We love when we find hidden gems like Hobbs Reservoir right within city limits. These urban trails are perfect for hiking through most of the seasons, and we absolutely love this hike. The scenery was beautiful, we saw wildlife, and it was just fun walking along the edge of the reservoir. Hobbs Reservoir Trail is between easy and moderate because it has some climbs in it, but we a tip to shorten the distance and make it easier for young kids. You will want to add this to your list to hike!
Where to Park
Hobbs Reservoir is a little bit tricky to get to because it is in the middle of a neighborhood. There are two places that you can park: 2460 E 2750 N or 2376 Canyon View Drive in Layton. Park on the street and walk down the hill to get to the trail. We started from 2460 E 2750 N, and walked steeply down the hill to an opening to the Hobbs Reservoir Trailhead. If you begin at 2376 Canyon View Drive, come down to the paved Kays Creek Parkway, and cross the path and onto the Hobbs Reservoir Trail. See the map below:
- Distance: 2.4 mile loop
- Elevation Gain: 276 ft.
- Dog Friendly: Yes
- Rating: Easy
Once you walk down the paved trail you see a fence. There are signs saying that only fisherman and walkers are allowed inside the fence to Hobbs Reservoir. Step over the bar, and head to the right. The dirt path heads toward the reservoir and soon it will come into sight. We hiked this trail in early November and the fall leaves were still trying to hang on just a tiny bit. The reservoir was beautiful and in the morning it had a very nice reflection.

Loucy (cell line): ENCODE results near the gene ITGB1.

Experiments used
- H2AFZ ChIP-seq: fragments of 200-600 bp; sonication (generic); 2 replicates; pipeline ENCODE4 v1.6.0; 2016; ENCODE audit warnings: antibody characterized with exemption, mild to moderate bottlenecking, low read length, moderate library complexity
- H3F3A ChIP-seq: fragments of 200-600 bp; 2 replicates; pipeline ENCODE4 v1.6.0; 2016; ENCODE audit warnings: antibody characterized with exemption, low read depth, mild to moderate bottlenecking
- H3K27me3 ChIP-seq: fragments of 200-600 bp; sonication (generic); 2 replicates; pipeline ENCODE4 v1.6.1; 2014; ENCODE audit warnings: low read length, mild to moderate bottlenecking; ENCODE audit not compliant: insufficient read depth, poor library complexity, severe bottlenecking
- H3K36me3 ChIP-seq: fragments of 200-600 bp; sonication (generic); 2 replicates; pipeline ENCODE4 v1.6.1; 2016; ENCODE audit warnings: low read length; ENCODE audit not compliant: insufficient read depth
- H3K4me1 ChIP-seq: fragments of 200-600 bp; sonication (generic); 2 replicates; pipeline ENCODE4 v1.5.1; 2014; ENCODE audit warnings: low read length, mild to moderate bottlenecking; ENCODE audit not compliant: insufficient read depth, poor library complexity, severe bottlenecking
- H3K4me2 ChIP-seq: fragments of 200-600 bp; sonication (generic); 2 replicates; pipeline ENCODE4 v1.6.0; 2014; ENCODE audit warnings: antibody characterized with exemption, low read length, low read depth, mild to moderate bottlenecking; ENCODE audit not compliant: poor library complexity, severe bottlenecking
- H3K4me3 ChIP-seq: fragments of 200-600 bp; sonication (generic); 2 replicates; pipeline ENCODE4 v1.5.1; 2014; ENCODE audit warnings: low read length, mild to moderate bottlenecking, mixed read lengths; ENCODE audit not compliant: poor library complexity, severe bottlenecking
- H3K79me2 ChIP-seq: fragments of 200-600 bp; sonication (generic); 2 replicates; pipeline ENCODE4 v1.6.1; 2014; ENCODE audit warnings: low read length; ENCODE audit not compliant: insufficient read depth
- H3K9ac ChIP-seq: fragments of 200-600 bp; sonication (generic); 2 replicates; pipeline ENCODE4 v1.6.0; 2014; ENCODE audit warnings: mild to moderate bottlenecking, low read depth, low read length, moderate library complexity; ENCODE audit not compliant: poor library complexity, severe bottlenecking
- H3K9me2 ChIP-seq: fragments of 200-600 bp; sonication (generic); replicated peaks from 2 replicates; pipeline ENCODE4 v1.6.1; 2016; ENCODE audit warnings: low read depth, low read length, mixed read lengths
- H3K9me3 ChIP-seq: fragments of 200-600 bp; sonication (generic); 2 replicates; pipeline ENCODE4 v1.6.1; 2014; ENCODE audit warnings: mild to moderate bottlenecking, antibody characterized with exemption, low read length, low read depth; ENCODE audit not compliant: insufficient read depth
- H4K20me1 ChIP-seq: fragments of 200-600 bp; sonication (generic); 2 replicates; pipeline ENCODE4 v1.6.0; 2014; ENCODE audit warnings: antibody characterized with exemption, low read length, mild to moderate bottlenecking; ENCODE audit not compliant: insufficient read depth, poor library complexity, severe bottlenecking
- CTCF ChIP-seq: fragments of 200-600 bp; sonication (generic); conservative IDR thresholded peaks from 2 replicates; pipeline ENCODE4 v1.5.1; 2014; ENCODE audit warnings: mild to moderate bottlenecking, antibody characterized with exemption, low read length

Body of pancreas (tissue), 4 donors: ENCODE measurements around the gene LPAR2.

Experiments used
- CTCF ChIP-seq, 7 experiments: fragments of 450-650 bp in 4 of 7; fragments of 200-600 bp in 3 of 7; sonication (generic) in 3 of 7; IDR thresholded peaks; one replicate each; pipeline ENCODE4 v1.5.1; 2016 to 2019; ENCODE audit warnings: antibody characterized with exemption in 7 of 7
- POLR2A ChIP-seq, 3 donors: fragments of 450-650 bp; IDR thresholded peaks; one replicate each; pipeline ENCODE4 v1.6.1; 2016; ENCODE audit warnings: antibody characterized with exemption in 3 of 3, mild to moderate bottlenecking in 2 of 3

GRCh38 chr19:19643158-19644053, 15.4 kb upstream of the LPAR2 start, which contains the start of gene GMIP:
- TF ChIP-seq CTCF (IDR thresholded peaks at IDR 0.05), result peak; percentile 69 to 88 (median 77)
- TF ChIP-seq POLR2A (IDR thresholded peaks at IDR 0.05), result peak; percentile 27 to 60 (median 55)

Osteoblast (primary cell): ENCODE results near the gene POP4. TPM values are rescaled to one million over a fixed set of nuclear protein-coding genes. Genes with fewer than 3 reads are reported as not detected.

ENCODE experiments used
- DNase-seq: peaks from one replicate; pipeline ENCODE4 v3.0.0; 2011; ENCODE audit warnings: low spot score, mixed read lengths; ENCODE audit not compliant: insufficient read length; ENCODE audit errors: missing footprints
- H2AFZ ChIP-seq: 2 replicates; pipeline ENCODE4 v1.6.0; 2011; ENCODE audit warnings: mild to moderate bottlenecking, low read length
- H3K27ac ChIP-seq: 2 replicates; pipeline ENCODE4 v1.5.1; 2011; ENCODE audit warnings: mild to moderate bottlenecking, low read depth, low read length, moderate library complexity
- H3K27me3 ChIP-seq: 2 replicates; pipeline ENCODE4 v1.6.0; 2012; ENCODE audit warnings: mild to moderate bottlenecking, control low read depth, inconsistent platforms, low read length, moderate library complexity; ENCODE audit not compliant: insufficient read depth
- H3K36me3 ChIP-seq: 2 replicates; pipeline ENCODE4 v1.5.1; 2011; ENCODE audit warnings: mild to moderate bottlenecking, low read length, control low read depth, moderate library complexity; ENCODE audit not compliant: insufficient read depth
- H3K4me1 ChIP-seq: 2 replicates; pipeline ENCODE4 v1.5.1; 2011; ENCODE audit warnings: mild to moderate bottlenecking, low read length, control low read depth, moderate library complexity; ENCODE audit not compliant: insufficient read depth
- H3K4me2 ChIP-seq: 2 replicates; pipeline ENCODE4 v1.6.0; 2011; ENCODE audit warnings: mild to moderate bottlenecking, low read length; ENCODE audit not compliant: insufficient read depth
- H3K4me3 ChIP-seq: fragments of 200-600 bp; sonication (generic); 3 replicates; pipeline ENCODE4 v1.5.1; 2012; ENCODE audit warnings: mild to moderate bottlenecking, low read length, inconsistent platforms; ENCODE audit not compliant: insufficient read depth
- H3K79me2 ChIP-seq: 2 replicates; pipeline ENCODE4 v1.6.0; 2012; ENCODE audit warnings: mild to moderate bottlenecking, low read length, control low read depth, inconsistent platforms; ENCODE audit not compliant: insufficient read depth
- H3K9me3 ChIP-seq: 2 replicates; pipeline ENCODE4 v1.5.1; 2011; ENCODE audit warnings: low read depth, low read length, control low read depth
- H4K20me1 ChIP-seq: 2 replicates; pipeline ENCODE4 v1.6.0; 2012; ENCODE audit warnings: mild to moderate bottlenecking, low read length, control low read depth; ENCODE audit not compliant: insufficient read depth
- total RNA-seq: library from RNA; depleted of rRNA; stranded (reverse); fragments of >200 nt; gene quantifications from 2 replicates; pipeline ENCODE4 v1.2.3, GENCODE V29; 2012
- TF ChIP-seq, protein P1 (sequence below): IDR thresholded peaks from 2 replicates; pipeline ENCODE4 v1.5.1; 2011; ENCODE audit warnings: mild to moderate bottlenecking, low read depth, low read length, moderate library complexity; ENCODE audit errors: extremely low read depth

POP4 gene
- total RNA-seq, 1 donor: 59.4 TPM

The trail follows the edge of Hobbs Reservoir for most of the way around this side of the pond. You are also walking underneath the trees, so we saw lots of birds and some squirrels and deer. There is a lot of shade if you hike in the summertime. Our boys found apples, acorns, and beautiful leaves. They enjoyed walking around fallen logs and noticing other fun tree shapes, too.
There is a small bridge to cross over Kays Creek. Then the trail heads back north as it continues to follow the pond. Soon you will cross another wooden plank bridge. If you wanted to cut your hike to a shorter distance, this is where I would turn around. (It is 0.75 mile to this part of the trail, so if you turn around, you’ll do a mile and a half.) After this bridge there are some climbs coming up. The climbing is not too serious, but with little legs, it will take some time!
The climbs offer great views of Hobbs Reservoir and one of the uphill sections has a bunch of stairs. This part of the trail is more out in the open and the sunshine.
After the climbing, the trail heads back down and hugs the edge of the reservoir until you reach the very top of the water. This is another spot where you can turn around if you’d like to stay on the dirt trail. It is about 1.0 mile to this part of the trail, so if you turned around to make this trail and out and back hike, it would be 2.0 miles roundtrip. If you are going to continue, you will connect onto the paved trail and loop back around, which was our route.
From the end of Hobbs Reservoir, head to the right away from the water. There is a small ravine and the trail is to the left of the ravine. This climb is the last part of the dirt trail, which ends at Kays Creek Parkways.
When reach the paved section, turn left. This part of the trail is flat, and it has a slightly downward incline, so it is very easy. There are picnic tables and benches along the trail, so you can sit and enjoy the sounds of nature. You can still see Hobbs Reservoir as you walk for most of the hike. We also loved the information signs along the way, too. The signs l uot know to watch for porcupines and certain birds. We really hoped to see a porcupine, but we didn’t.
After about 1.0 mile on the paved section of the you come to a junction. The paved trail comes down from the other parking area, and to your left, there is an opening in the fence similar to the beginning of the trail where you stepped over the bar. Turn through the fence and walk back across the dam to the trailhead.